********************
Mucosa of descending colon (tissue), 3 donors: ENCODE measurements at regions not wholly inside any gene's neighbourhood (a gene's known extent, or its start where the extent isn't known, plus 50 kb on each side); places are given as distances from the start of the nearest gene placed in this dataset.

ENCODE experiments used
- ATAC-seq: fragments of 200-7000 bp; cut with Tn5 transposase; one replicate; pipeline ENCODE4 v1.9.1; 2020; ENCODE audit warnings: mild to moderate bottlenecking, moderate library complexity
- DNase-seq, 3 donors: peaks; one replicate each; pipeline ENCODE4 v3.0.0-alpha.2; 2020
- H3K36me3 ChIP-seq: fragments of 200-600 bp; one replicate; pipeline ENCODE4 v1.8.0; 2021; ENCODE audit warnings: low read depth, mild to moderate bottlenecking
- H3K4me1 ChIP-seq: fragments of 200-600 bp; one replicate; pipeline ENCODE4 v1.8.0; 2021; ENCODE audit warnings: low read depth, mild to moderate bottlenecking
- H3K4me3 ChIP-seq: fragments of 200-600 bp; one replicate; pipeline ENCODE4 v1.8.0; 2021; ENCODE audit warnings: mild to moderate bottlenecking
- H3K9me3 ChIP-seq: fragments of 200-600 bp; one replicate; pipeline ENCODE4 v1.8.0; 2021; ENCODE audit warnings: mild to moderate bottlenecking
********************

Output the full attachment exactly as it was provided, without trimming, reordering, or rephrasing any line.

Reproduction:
Mucosa of descending colon (tissue), 3 donors: ENCODE measurements at regions not wholly inside any gene's neighbourhood (a gene's known extent, or its start where the extent isn't known, plus 50 kb on each side); places are given as distances from the start of the nearest gene placed in this dataset.

ENCODE experiments used
- ATAC-seq: fragments of 200-7000 bp; cut with Tn5 transposase; one replicate; pipeline ENCODE4 v1.9.1; 2020; ENCODE audit warnings: mild to moderate bottlenecking, moderate library complexity
- DNase-seq, 3 donors: peaks; one replicate each; pipeline ENCODE4 v3.0.0-alpha.2; 2020
- H3K36me3 ChIP-seq: fragments of 200-600 bp; one replicate; pipeline ENCODE4 v1.8.0; 2021; ENCODE audit warnings: low read depth, mild to moderate bottlenecking
- H3K4me1 ChIP-seq: fragments of 200-600 bp; one replicate; pipeline ENCODE4 v1.8.0; 2021; ENCODE audit warnings: low read depth, mild to moderate bottlenecking
- H3K4me3 ChIP-seq: fragments of 200-600 bp; one replicate; pipeline ENCODE4 v1.8.0; 2021; ENCODE audit warnings: mild to moderate bottlenecking
- H3K9me3 ChIP-seq: fragments of 200-600 bp; one replicate; pipeline ENCODE4 v1.8.0; 2021; ENCODE audit warnings: mild to moderate bottlenecking